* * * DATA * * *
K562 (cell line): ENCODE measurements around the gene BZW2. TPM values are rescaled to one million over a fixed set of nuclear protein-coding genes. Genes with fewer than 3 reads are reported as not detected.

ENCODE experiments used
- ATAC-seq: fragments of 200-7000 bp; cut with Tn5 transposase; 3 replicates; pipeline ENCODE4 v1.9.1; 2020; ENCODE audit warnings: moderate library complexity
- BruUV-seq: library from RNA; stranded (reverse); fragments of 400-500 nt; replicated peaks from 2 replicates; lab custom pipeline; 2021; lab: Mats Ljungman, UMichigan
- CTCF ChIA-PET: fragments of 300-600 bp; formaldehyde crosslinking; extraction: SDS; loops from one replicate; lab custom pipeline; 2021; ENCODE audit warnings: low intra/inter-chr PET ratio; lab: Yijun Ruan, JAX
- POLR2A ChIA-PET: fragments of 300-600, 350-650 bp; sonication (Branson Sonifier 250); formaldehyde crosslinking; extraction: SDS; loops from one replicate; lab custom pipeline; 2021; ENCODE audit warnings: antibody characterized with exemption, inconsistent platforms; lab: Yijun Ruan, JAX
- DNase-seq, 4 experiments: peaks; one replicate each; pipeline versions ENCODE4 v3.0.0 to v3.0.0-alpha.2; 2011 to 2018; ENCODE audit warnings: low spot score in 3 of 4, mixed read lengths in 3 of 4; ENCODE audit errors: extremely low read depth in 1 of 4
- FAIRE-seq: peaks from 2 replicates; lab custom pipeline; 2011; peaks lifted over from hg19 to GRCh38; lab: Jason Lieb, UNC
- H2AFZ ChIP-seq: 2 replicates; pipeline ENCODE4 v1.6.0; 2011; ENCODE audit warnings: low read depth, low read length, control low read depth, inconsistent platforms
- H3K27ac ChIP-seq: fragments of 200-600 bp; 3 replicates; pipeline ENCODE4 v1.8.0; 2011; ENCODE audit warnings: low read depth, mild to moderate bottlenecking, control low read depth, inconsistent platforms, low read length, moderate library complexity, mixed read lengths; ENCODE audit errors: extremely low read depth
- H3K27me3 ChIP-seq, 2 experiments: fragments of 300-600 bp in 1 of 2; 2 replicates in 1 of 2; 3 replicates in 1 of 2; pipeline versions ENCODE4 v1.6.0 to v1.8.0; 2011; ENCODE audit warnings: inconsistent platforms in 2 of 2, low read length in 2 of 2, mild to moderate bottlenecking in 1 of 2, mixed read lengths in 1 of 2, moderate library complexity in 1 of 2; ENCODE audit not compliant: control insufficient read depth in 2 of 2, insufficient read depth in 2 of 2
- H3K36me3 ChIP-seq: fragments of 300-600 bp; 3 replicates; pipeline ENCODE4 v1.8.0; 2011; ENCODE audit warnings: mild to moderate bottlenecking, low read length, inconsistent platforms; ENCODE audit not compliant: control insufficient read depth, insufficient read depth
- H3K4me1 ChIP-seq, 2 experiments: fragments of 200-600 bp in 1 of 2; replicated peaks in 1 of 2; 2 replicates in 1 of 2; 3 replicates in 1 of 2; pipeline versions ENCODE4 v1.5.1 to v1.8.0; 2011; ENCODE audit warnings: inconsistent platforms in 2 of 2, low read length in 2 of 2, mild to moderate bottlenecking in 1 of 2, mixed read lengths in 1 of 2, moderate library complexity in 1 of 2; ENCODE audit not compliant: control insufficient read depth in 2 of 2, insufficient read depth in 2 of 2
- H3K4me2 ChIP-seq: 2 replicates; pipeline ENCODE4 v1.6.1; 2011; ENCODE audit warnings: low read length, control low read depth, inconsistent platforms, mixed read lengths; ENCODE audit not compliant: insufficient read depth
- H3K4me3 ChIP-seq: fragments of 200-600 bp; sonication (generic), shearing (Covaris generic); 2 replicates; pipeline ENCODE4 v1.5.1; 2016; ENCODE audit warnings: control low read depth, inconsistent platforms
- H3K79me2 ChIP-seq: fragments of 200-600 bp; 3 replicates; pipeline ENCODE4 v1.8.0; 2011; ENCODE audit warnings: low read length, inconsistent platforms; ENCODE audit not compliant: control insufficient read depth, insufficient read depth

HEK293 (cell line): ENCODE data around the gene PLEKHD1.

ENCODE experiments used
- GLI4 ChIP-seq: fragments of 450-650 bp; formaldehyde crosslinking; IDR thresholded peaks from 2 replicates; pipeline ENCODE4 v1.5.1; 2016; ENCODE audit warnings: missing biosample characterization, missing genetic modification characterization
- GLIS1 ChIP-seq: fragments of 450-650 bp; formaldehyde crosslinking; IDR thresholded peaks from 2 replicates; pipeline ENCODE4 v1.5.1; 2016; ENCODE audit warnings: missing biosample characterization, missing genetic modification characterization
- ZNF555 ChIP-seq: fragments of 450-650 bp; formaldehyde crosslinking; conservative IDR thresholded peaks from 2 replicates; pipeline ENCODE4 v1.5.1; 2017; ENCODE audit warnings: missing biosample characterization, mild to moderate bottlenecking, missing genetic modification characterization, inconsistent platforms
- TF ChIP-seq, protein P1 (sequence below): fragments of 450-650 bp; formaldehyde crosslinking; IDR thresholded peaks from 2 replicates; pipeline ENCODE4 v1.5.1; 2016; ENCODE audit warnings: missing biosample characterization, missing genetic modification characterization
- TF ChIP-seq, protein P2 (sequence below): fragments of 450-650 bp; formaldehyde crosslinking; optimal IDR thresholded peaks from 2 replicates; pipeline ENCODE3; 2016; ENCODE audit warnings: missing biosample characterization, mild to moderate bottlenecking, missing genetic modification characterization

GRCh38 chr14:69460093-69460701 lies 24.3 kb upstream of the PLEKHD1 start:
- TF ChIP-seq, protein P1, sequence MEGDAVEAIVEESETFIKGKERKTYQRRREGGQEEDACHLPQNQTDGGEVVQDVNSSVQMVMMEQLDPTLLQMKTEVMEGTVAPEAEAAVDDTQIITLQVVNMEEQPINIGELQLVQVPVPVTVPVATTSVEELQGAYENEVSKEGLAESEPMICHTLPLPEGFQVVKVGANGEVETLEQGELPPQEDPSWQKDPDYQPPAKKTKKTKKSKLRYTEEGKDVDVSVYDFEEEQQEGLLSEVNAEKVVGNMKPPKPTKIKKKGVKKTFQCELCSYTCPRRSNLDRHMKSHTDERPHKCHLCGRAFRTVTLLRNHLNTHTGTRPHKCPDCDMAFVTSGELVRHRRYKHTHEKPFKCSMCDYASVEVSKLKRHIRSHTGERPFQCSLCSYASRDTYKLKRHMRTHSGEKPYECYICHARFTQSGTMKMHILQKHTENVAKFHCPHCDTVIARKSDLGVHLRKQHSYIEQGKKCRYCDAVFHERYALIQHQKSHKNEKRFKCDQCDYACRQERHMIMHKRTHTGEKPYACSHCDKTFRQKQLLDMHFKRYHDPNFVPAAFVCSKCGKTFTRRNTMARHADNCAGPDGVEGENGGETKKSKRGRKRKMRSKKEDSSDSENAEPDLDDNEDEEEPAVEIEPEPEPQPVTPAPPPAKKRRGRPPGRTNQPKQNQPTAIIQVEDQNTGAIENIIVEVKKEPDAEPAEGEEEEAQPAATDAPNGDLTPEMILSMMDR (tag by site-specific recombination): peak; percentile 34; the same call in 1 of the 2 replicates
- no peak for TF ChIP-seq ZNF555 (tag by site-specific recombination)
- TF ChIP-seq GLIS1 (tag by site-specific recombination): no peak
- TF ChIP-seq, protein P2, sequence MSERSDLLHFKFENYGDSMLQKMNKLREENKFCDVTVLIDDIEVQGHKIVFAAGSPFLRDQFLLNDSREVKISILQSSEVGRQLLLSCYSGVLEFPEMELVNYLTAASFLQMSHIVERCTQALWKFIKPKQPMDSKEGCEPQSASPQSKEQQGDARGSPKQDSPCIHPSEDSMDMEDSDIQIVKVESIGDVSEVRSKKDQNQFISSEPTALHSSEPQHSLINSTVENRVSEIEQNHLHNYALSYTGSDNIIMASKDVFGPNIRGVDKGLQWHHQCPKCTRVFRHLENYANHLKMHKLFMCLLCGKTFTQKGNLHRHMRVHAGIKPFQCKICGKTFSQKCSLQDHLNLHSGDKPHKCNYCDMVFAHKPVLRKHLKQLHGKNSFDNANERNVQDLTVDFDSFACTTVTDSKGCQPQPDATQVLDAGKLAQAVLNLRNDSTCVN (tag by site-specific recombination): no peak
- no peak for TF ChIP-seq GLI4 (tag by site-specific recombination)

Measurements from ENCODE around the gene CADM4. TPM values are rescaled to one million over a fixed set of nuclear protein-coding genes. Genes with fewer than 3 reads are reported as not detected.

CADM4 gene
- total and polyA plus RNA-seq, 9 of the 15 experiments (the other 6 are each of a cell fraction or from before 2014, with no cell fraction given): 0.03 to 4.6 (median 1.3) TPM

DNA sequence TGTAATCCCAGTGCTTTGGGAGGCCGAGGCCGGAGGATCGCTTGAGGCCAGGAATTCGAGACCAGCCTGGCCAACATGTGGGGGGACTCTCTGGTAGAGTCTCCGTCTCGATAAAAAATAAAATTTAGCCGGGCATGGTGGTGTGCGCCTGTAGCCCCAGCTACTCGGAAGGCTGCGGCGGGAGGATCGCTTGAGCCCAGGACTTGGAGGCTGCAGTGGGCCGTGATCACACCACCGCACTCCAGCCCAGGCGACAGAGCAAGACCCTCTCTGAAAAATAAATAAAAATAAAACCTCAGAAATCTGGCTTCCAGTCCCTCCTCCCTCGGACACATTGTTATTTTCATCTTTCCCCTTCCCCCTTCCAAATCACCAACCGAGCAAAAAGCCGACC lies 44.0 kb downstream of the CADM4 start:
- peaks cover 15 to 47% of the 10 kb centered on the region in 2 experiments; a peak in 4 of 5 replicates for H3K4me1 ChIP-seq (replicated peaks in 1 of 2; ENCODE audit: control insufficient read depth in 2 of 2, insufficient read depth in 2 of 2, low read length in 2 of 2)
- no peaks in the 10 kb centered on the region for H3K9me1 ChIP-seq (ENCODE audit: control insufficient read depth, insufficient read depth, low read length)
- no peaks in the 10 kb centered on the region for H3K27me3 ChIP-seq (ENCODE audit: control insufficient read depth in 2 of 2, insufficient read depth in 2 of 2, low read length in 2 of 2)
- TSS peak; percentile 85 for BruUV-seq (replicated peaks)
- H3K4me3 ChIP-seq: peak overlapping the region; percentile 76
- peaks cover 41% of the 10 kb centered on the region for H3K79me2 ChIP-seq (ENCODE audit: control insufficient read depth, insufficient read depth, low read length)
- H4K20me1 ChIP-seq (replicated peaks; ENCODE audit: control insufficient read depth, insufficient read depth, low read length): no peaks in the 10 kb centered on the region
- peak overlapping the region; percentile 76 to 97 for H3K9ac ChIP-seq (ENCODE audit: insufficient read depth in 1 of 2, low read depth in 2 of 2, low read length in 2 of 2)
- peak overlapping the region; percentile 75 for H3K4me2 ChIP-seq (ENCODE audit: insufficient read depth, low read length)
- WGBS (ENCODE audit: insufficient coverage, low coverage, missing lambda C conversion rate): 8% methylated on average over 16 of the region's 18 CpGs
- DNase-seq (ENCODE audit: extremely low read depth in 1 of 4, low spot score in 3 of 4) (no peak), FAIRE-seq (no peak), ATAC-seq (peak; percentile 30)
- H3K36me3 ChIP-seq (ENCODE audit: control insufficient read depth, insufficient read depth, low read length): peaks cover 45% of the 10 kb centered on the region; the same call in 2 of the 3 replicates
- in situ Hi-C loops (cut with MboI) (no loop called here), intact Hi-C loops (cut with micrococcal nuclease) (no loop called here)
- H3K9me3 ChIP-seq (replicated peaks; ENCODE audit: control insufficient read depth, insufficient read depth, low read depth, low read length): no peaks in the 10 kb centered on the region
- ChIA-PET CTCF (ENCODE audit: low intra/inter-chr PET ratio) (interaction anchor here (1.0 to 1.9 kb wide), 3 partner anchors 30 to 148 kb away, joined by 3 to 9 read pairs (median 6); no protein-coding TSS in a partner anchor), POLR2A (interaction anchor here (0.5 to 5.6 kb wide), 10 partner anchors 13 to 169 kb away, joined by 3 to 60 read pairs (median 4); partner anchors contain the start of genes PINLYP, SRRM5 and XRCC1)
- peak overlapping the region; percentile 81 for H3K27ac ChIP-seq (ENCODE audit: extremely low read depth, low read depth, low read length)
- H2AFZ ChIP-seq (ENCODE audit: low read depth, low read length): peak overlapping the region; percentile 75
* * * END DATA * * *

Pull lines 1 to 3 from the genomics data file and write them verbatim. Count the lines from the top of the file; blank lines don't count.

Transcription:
K562 (cell line): ENCODE measurements around the gene BZW2. TPM values are rescaled to one million over a fixed set of nuclear protein-coding genes. Genes with fewer than 3 reads are reported as not detected.

ENCODE experiments used
- ATAC-seq: fragments of 200-7000 bp; cut with Tn5 transposase; 3 replicates; pipeline ENCODE4 v1.9.1; 2020; ENCODE audit warnings: moderate library complexity